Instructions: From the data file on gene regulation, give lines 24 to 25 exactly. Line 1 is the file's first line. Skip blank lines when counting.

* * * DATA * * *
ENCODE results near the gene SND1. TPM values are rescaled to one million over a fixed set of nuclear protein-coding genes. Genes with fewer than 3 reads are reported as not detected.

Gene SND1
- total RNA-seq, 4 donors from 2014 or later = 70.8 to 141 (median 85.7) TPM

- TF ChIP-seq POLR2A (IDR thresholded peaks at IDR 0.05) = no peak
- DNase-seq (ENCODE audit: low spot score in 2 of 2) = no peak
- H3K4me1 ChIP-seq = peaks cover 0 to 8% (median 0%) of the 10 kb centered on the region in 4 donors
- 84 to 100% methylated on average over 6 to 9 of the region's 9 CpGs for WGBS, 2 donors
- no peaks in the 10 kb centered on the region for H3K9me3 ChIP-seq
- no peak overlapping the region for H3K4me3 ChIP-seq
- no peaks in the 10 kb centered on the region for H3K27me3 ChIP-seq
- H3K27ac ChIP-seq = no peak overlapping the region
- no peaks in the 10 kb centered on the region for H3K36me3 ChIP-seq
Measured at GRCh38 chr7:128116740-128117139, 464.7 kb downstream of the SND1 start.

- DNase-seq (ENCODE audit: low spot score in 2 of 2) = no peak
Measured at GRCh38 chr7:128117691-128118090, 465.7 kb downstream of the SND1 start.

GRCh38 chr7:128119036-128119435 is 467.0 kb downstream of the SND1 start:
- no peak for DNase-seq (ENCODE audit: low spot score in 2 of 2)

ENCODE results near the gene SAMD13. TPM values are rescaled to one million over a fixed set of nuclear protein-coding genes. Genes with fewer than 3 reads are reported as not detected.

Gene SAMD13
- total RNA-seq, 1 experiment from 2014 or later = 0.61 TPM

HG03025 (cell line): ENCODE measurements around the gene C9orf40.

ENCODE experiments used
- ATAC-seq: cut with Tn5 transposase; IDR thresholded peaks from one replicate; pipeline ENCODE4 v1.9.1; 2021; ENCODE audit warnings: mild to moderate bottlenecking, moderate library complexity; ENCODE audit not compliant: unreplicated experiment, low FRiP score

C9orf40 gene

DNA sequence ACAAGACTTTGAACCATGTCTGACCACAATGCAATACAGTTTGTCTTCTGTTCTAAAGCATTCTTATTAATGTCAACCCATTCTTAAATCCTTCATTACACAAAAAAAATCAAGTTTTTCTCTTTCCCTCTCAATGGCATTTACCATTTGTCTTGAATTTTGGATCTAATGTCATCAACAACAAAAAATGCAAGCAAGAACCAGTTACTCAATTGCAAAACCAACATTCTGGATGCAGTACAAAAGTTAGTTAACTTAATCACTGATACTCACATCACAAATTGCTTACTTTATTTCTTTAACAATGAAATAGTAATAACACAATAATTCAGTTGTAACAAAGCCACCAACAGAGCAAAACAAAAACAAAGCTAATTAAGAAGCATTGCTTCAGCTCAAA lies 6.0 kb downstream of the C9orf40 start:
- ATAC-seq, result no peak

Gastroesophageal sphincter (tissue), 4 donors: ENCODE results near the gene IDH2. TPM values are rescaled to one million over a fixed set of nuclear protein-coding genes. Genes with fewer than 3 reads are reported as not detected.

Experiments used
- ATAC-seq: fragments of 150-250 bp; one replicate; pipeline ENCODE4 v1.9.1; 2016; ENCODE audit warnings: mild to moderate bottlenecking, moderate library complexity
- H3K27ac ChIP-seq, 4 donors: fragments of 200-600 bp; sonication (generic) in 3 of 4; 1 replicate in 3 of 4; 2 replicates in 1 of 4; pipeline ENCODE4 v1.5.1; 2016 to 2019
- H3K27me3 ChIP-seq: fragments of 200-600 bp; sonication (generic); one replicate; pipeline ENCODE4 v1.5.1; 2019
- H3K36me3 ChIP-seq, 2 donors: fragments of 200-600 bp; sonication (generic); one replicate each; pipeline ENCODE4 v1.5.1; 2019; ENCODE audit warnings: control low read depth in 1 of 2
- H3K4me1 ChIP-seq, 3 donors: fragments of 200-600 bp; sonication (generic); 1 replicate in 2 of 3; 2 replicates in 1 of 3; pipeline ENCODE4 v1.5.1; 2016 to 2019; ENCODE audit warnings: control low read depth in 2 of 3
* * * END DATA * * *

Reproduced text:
C9orf40 gene

DNA sequence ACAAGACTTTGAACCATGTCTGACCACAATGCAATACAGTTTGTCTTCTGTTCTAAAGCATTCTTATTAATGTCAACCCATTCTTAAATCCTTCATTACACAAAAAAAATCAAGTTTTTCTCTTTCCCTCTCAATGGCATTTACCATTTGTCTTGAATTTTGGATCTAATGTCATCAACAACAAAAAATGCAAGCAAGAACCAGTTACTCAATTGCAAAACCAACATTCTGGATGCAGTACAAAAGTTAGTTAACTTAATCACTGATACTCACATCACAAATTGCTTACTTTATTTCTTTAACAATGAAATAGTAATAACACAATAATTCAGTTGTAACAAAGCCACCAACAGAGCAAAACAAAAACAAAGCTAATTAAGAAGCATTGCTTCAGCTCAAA lies 6.0 kb downstream of the C9orf40 start: